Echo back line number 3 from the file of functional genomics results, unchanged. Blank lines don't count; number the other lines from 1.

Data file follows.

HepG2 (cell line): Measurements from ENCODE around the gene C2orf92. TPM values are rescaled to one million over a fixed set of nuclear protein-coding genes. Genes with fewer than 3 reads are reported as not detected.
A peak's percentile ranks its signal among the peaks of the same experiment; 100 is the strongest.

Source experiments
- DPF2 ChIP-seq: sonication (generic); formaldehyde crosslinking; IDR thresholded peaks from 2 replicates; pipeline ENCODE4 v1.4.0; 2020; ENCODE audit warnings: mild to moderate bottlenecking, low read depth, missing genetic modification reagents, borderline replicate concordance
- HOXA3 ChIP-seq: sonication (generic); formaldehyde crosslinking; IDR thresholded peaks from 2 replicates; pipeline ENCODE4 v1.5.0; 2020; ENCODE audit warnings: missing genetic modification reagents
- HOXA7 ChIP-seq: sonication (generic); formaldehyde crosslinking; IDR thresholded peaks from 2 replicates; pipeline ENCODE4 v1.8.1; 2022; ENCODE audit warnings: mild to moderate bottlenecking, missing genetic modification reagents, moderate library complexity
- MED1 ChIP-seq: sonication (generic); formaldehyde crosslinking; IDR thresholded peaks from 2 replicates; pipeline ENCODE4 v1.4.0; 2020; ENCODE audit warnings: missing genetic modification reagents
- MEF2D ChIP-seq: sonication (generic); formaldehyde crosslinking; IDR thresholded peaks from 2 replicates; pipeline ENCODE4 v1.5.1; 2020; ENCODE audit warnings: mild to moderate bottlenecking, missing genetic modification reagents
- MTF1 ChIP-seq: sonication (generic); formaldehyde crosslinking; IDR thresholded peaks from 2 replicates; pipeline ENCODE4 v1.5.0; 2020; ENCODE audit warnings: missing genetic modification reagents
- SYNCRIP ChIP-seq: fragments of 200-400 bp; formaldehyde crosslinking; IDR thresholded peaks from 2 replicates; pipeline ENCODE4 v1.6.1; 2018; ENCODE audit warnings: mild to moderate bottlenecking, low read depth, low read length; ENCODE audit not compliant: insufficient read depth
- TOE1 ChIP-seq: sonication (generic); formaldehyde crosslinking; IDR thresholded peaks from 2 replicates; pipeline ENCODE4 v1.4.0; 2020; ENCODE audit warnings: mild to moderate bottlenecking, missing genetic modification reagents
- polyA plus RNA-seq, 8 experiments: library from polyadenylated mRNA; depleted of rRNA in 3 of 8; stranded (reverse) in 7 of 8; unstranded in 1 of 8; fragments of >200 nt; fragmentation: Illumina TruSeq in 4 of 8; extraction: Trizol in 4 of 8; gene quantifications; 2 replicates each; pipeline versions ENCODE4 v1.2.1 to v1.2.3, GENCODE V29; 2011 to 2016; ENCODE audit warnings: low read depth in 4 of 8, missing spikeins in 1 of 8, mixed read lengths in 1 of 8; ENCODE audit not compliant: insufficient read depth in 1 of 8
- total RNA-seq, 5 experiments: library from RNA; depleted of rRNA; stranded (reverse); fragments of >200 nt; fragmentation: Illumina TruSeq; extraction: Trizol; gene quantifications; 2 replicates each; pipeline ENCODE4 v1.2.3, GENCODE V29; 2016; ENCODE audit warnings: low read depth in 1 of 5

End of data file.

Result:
Source experiments